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iPads get IT into the boardroom

Karl Flinders

Deutsche Börse, Standard Life and Resolution are three finance firms that have transformed board meetings through the use of Apple iPads.

Using software from Diligent, the companies have replaced hundreds of pages of documents in lever arch files with a system that provides all the information board members need via an iPad. This has not only made preparation for meetings easier but cut costs by thousands of pounds.

Traditionally non-executive board members would be sent hundreds of pages of documents by courier weeks before a meeting. They would then have to travel with the documents to the meetings, which are usually in different countries.

But using Diligent Boardbooks, board members have a direct link to the latest version of information via an iPad, which links directly to the servers the data sits on.

Diligent was a web design company in 2001 but when it was asked by a client to create a system that makes it easier to produce and deliver board papers, it helped create a cloud-based service.

Charlie Horrell, managing director Europe at Diligent, says the arrival of the iPad was the moment Boardbooks software took off. Before that, laptops were used but they were not so effective, being of a more intrusive nature and requiring multiple power points.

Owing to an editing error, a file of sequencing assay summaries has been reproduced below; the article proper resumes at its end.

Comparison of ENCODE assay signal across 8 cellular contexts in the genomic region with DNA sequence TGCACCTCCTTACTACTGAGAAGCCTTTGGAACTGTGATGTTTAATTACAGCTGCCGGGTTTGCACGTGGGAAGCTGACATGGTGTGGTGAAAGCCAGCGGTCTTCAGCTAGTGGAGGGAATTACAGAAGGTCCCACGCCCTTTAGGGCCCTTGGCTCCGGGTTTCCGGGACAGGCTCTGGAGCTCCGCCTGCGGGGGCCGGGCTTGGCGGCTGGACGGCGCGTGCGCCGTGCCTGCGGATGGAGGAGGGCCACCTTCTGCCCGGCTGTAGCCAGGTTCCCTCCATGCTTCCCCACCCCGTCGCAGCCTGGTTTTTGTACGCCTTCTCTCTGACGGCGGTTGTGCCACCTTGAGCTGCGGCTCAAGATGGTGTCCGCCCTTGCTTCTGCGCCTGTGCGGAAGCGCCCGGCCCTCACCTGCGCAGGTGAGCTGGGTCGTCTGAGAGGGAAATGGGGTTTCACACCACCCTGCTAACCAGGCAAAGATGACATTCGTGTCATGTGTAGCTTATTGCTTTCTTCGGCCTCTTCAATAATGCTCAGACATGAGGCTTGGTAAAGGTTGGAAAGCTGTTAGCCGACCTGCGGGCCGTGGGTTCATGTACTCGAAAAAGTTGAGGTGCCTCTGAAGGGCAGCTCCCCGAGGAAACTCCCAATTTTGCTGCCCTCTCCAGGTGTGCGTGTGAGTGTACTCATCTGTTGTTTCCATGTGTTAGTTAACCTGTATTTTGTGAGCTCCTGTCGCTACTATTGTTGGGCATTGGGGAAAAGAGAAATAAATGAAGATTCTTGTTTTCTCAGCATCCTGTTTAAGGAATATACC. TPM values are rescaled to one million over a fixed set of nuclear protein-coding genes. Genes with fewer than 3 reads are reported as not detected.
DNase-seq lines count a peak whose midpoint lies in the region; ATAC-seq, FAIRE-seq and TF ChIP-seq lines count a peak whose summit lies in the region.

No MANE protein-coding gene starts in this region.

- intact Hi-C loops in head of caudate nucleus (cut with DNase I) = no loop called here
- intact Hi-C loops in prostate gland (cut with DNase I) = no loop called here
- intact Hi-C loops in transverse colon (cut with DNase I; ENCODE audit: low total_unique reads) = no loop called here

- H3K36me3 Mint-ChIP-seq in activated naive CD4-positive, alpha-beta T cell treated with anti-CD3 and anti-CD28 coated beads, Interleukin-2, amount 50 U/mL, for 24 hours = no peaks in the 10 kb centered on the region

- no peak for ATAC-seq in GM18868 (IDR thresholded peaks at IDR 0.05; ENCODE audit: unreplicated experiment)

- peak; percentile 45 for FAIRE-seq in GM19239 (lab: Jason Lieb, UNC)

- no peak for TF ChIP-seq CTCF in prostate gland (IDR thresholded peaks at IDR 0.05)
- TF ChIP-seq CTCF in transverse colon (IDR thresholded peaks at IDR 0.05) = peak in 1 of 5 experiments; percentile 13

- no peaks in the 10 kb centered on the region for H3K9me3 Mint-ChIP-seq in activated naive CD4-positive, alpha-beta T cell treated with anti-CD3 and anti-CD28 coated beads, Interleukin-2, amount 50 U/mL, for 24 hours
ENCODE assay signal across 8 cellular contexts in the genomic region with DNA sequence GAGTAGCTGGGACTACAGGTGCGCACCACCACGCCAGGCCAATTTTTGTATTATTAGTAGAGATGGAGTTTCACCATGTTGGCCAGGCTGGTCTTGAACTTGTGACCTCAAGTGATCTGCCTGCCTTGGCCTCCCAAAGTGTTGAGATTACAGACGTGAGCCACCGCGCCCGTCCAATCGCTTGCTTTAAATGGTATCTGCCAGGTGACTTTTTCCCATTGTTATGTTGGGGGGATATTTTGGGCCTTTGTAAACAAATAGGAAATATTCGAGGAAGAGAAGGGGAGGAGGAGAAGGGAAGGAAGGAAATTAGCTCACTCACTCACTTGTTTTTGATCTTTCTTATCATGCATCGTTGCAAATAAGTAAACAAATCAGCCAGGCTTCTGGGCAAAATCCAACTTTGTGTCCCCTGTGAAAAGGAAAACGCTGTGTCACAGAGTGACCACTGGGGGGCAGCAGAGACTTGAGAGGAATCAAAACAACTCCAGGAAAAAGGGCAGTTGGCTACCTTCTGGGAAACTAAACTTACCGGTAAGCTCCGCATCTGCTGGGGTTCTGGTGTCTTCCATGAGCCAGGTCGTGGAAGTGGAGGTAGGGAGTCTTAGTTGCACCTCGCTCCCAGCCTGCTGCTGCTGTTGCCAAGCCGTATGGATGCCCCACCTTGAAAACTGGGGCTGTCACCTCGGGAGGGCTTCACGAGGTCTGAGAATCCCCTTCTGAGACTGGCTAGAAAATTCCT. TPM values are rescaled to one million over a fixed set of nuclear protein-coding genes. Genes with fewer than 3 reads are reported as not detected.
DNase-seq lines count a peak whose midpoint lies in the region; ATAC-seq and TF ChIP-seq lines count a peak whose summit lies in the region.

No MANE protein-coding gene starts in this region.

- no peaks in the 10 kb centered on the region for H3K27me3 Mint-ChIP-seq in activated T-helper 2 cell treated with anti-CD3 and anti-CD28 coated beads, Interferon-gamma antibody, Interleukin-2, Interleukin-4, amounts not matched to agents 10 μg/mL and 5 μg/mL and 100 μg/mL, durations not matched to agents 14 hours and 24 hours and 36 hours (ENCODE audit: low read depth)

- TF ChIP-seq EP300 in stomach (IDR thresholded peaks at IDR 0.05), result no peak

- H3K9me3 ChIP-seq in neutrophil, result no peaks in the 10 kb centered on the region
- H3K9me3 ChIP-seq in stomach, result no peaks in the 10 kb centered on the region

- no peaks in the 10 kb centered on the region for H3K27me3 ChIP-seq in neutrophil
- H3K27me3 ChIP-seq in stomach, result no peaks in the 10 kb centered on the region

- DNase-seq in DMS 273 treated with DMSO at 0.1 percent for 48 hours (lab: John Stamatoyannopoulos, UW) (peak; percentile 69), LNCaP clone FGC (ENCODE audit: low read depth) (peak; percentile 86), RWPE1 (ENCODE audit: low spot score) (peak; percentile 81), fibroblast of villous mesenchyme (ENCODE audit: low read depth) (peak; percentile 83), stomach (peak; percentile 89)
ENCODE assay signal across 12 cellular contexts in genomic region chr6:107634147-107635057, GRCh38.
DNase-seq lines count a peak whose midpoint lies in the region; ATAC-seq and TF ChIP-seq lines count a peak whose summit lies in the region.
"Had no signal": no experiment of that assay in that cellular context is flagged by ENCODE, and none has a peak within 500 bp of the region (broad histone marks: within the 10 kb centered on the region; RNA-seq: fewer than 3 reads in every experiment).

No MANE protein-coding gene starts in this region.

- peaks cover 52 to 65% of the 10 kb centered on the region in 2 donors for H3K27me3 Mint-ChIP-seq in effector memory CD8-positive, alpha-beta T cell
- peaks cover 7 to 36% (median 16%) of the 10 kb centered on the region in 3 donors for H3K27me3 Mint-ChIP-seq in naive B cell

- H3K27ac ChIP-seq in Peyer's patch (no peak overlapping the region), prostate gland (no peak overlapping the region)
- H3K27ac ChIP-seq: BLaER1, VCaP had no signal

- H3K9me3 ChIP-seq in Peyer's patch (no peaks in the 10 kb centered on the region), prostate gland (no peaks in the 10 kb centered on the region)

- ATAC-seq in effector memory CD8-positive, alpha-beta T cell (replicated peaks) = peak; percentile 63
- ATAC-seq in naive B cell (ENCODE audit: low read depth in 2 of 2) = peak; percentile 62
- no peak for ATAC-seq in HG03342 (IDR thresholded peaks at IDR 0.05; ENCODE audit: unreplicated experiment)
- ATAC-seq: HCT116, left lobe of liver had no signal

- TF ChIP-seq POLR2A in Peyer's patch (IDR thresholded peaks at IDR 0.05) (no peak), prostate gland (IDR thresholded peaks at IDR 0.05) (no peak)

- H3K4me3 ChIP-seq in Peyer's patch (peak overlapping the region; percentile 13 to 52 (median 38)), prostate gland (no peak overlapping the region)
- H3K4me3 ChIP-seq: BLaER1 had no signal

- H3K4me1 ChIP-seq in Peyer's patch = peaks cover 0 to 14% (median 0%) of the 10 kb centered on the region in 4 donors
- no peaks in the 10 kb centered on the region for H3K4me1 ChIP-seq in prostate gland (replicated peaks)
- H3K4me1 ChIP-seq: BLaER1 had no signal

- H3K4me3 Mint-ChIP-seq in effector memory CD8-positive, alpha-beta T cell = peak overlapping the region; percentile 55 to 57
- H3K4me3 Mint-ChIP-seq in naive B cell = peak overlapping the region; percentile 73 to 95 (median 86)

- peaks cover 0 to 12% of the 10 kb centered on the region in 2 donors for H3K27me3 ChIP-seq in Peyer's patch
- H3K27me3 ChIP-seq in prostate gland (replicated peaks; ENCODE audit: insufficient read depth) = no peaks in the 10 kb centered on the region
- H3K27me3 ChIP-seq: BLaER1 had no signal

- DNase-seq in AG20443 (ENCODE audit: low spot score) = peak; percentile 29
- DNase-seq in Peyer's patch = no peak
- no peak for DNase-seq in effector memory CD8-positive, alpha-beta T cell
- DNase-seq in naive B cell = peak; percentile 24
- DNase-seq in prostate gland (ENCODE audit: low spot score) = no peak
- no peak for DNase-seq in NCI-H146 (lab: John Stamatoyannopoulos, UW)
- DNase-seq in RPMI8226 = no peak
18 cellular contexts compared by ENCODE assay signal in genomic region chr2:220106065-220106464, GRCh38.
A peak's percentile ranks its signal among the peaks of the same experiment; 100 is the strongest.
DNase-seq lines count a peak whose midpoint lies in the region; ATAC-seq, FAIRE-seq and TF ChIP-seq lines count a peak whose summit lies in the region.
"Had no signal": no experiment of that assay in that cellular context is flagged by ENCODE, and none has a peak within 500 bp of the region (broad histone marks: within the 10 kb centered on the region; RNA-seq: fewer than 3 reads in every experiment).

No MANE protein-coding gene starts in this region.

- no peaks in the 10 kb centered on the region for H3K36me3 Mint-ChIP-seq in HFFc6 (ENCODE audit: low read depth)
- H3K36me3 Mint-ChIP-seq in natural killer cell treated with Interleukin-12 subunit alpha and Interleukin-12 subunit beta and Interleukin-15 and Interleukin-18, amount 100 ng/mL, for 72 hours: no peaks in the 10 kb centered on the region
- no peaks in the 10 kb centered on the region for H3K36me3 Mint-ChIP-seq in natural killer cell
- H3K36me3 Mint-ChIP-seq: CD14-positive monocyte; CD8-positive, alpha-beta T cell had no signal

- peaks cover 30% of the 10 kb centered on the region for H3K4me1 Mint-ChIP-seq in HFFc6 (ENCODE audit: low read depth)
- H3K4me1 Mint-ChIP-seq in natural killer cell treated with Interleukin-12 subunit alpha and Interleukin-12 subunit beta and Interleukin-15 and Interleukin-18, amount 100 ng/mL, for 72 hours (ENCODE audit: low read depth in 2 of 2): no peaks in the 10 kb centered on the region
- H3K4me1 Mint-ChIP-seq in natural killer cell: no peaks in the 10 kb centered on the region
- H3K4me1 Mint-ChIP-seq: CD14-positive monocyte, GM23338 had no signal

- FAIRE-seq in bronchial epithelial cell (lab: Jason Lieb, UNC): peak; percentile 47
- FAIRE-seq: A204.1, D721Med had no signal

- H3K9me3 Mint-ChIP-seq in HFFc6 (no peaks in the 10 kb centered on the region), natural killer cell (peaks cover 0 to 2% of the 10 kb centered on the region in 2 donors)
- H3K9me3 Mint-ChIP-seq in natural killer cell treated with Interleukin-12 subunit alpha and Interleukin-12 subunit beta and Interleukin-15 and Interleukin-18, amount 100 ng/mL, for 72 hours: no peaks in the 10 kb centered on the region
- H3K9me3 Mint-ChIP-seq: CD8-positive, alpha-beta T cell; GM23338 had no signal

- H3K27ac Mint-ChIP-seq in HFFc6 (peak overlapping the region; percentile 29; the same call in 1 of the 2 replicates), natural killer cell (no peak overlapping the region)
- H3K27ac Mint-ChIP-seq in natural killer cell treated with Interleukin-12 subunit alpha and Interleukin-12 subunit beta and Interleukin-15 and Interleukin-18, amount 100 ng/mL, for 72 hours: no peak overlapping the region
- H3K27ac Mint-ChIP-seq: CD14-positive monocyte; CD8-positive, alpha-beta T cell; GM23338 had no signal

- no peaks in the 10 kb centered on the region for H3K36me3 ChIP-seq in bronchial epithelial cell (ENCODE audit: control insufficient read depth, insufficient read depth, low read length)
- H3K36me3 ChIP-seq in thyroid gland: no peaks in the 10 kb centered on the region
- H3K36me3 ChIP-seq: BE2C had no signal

Paul McKenna, associate group company secretary at Standard Life, said everything was done on paper before but now there are 58 board members at the company using the system as well as 136 people across the company. Standard Life originally had 15 users but has expanded quickly.

Board members always have the most recent version of papers and security is improved with a reduced threat of lost documents.

Roger Clifton, company secretary at Resolution, said board members' lives – as well as those of the company secretariat – is made easier by not having to wait at home for a courier. He says there is also a cost saving with Resolution eliminating £50,000 in paper and courier costs alone. Its Diligent license costs are £32,000.

Gerhard Roggemann, deputy chairman of the Deutsche Börse board and member of five other boards, says he uses the Diligent software on his iPad for four of the boards he sits on. He said, in the past when he was travelling, the files he was transporting would take up more room than his luggage.

He also said the iPad makes meetings easier through functionality such as being able to scroll to relevant pages quickly and the ability to use digital sticky notes.

Although Diligent is a US company, the information sits on servers in three datacentres in Canada to counter fears from non-US companies regarding the Patriots Act, which allows the US government to access any data stored on US territory.


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